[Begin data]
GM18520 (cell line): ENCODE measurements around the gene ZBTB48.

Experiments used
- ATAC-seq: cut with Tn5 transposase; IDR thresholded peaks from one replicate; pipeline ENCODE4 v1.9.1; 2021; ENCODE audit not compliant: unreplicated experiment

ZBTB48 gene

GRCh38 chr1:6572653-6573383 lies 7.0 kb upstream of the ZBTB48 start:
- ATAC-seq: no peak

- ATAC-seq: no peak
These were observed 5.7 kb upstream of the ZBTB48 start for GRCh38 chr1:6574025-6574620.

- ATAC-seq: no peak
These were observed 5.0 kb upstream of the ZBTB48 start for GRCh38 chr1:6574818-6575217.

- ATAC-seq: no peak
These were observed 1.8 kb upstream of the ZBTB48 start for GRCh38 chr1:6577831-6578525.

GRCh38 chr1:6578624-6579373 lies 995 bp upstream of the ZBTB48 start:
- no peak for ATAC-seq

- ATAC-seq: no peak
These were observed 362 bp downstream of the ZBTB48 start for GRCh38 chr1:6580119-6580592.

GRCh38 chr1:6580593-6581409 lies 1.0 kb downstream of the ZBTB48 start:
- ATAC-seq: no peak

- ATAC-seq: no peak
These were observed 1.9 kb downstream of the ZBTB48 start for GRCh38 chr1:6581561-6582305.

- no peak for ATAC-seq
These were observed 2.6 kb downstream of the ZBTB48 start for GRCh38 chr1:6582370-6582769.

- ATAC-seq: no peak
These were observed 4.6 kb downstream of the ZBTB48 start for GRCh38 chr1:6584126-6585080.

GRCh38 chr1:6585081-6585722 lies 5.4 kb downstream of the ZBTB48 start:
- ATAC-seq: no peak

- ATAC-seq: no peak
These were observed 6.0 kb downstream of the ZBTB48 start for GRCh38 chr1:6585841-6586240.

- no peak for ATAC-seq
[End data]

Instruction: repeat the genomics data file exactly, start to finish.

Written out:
GM18520 (cell line): ENCODE measurements around the gene ZBTB48.

Experiments used
- ATAC-seq: cut with Tn5 transposase; IDR thresholded peaks from one replicate; pipeline ENCODE4 v1.9.1; 2021; ENCODE audit not compliant: unreplicated experiment

ZBTB48 gene

GRCh38 chr1:6572653-6573383 lies 7.0 kb upstream of the ZBTB48 start:
- ATAC-seq: no peak

- ATAC-seq: no peak
These were observed 5.7 kb upstream of the ZBTB48 start for GRCh38 chr1:6574025-6574620.

- ATAC-seq: no peak
These were observed 5.0 kb upstream of the ZBTB48 start for GRCh38 chr1:6574818-6575217.

- ATAC-seq: no peak
These were observed 1.8 kb upstream of the ZBTB48 start for GRCh38 chr1:6577831-6578525.

GRCh38 chr1:6578624-6579373 lies 995 bp upstream of the ZBTB48 start:
- no peak for ATAC-seq

- ATAC-seq: no peak
These were observed 362 bp downstream of the ZBTB48 start for GRCh38 chr1:6580119-6580592.

GRCh38 chr1:6580593-6581409 lies 1.0 kb downstream of the ZBTB48 start:
- ATAC-seq: no peak

- ATAC-seq: no peak
These were observed 1.9 kb downstream of the ZBTB48 start for GRCh38 chr1:6581561-6582305.

- no peak for ATAC-seq
These were observed 2.6 kb downstream of the ZBTB48 start for GRCh38 chr1:6582370-6582769.

- ATAC-seq: no peak
These were observed 4.6 kb downstream of the ZBTB48 start for GRCh38 chr1:6584126-6585080.

GRCh38 chr1:6585081-6585722 lies 5.4 kb downstream of the ZBTB48 start:
- ATAC-seq: no peak

- ATAC-seq: no peak
These were observed 6.0 kb downstream of the ZBTB48 start for GRCh38 chr1:6585841-6586240.

- no peak for ATAC-seq